Usually in a salvo published with equal hands Inside higher ed“The statement of diversity is the statement of new faith,” an emerging threat to academic freedom and intellectual integrity. Justin P., professor of philosophy at Fort Louis College, a small, high-local liberal art in Durango, Colorado. MacBrayer is a “writing colleague” at Hetterdox Academy (HXA). In this statement, he opposes well-known philosophers and honest advocates of academic freedom and freedom of speech.
Since it brands itself on its website, HxA is not Heterodox or Academy. It is an orthodoxy fighting for the rise of traditional conservatism. It is the university-based equivalent of FIRE (Foundation for Unique Rights in Education), the only “freedom” defender for those with whom it agrees. It is not a free speech as the First Amendment to the US Constitution, the AAUP, ACLU or most universities and colleges define it. (I refer readers to HxA’s website and scan its blog posts. They don’t read like a scholarly group. They also evade the size of its membership, many of whom are not faculty whose rights they are clearly concerned about.)
While working as HxA’s “writing colleague,” according to his personal website, McBrayer is also a Dean of Liberal Arts and an instructor of philosophy, including logic, ethics, and epistemology. Her “new book” seems to be her only book. It is not a work of philosophy.
Despite his critical remarks about the religious institution’s “statement of faith”, his time at Fort Louis College was inseparable from personal and professional religious activity, including the service of the Executive Committee of the Society of Christian Philosophers. The college website lists him as an associate dean, not a dean.
As a “writing colleague”, McBreyer acts as an official representative of the HxA, a preacher who violates philosophical procedures, logical interpretation and analysis, rules of rhetorical practice, use of evidence, and accepted practices of scholarly honesty. In it, he speaks in favor of HXA’s radical and anti-intellectual orthodoxy.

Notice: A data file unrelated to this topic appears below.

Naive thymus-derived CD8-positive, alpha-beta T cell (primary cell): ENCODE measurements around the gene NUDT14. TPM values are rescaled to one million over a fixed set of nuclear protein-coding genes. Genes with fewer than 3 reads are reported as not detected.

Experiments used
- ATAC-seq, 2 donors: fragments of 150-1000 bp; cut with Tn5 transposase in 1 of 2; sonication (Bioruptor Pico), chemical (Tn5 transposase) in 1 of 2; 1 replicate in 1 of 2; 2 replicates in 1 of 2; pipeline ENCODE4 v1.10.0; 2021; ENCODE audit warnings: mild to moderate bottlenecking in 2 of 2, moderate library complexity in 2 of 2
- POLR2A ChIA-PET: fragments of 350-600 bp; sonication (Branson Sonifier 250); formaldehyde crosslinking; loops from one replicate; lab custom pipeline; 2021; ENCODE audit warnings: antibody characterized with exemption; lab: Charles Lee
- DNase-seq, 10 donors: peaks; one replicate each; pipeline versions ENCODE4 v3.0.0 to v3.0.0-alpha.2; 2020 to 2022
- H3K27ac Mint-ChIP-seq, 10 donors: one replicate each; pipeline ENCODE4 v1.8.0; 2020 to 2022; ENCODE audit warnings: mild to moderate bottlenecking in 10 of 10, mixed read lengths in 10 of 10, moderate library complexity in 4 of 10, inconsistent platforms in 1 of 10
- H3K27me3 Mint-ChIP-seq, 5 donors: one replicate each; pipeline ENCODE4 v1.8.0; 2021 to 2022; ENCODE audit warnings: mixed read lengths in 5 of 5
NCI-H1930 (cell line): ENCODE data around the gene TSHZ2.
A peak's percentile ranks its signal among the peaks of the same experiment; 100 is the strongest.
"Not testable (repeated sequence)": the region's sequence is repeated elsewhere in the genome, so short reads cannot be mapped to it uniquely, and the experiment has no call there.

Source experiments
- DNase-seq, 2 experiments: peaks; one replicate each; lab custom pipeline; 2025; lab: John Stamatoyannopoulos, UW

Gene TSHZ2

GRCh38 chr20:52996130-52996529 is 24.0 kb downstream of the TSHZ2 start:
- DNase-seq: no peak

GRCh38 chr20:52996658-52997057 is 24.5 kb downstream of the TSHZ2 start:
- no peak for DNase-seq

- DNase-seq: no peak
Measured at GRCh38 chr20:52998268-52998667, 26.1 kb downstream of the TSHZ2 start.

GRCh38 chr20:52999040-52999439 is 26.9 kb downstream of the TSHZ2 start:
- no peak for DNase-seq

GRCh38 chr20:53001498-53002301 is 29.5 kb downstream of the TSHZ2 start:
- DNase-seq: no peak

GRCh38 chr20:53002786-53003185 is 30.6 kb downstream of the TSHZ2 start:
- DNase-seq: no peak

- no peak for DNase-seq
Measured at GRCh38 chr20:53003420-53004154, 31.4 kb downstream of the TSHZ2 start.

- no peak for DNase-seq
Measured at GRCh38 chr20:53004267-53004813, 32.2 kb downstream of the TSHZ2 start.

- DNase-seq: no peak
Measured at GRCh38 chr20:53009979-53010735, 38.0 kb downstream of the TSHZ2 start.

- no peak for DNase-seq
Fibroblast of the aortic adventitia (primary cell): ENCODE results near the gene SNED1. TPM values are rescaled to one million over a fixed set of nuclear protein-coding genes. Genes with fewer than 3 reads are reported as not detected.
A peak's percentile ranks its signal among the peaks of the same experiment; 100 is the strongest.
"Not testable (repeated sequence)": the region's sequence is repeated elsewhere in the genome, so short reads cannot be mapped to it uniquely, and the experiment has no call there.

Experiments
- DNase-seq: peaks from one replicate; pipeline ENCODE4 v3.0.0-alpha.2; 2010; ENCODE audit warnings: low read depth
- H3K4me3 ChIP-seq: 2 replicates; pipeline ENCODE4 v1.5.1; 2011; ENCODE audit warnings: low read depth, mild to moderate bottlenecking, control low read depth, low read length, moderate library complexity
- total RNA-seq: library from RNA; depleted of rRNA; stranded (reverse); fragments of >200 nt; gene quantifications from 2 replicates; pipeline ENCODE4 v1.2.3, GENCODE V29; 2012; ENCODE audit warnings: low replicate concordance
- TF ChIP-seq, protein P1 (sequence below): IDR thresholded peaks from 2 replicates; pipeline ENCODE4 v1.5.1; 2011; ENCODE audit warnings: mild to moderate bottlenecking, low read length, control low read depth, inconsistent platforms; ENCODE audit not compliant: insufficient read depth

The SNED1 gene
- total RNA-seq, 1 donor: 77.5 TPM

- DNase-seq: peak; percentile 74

From the wording of his title, McBreyer violated the basic principles of responsible intellectual life. The wide variety of different forms of “statement of diversity” is not only a single or general generalizable unit, but they are not synonymous with “statement of faith”. This claim can be advanced by ignoring all reliable evidence, engaging in false equivalence and irrationality, and making a list of unacceptable rhetorical tactics. For all intents and purposes, that is MacBrayer and HXA Operation, A redefinition of philosophy: from logic, scientific method and epistemology to radical metaphysics and a new old orthodoxy is seldom heard in the halls of respected higher education. It has nothing to do with academic freedom or the accepted practice of freedom of speech.
Returning to HxA’s platform for the politics of lies, one undefined generalization follows another, never with systematic evidence or analysis. Rhetoric Range “When I was in graduate school and applying …. my application fell into two piles …” He falsely distinguished “religious” from “secular” institutions without defining or noticing their many variations. He then completely erased all distinctions. These are not rhetorical games but philosophical arguments.
MacBrears offers four short snippets from job descriptions with only highly selective, very short bit quotations, from two private and two government organizations. This is not the basis of generalization. Evidence and snippets repeatedly contradict each other. This is not a philosophy to be practiced as acceptable academic conduct.
In the end, McBrear points out that readers should accept his irrational, undocumented orthodox “statement of faith” as nothing more than faith. This is a reference to the American Enterprise Institute’s “Report on DEI Statement” for only half the consent for procedural data. By itself, That Cannot be taken as evidence about trust or DEI.
Justin McBreyer, where is the lens of your logician, methodologist or plain text reader? “Diversity Statement” Don’t “Functions like statements of faith … they” do not work the same way and have the same effect structurally. “Even the AEI” report “does not make that argument.
You fill a full page with self-contradictory and evidence-free statements about “all kinds of claims” that have no anecdotes or more necessary systematic evidence, clear discourse of reasoning and awareness of the basic rules of scholarship and academic discourse.
Or am I misunderstanding you? Are you trying to be a bad executioner? To draw on your own ornaments, can I borrow your “dog whistle” to ask the answer to this semi-serious question “distinctly”?
–Harvey J. Graf
Emeritus Professor of English and History and a prominent Ohio scholar
Ohio State University